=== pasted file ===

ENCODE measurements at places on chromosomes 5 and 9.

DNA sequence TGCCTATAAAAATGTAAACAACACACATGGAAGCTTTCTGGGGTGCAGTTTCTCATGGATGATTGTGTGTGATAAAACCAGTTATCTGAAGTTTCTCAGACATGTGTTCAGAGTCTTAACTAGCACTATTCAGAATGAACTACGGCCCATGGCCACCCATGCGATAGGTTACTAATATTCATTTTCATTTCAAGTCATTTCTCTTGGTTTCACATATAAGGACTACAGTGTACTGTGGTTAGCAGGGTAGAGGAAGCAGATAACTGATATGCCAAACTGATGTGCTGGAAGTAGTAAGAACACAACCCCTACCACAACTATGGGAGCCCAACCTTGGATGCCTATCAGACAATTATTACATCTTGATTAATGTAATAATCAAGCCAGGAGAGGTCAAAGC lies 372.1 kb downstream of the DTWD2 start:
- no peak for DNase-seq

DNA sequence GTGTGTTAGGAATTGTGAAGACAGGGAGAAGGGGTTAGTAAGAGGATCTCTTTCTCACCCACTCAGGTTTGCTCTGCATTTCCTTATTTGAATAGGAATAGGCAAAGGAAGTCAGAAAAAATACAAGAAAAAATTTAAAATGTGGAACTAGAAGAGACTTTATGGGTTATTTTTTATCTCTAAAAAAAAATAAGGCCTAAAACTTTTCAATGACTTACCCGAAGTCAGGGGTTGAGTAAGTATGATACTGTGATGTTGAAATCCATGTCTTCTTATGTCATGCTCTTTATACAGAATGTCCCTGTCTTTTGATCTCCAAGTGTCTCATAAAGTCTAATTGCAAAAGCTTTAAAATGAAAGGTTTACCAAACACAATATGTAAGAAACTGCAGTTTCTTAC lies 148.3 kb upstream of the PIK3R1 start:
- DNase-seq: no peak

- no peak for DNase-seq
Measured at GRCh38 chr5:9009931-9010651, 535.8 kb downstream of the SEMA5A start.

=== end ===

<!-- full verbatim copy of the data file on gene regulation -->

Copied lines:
ENCODE measurements at places on chromosomes 5 and 9.

DNA sequence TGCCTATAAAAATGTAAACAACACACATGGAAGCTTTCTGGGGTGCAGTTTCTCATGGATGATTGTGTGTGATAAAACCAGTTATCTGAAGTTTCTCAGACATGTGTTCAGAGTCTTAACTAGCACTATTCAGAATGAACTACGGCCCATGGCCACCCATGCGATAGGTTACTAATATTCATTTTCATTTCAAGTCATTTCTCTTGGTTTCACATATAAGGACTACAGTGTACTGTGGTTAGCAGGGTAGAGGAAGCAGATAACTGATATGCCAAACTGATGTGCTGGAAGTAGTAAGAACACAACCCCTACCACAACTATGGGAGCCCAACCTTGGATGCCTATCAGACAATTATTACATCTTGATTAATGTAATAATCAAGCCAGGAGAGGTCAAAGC lies 372.1 kb downstream of the DTWD2 start:
- no peak for DNase-seq

DNA sequence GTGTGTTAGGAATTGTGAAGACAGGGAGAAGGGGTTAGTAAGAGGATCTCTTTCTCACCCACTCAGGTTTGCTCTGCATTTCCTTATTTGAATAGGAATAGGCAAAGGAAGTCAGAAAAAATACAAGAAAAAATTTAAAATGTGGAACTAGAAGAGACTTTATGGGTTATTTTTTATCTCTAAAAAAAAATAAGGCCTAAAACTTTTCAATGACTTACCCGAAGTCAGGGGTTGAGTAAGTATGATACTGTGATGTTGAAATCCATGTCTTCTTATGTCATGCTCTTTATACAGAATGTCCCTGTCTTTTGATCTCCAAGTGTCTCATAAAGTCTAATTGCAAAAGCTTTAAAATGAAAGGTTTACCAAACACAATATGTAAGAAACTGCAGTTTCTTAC lies 148.3 kb upstream of the PIK3R1 start:
- DNase-seq: no peak

- no peak for DNase-seq
Measured at GRCh38 chr5:9009931-9010651, 535.8 kb downstream of the SEMA5A start.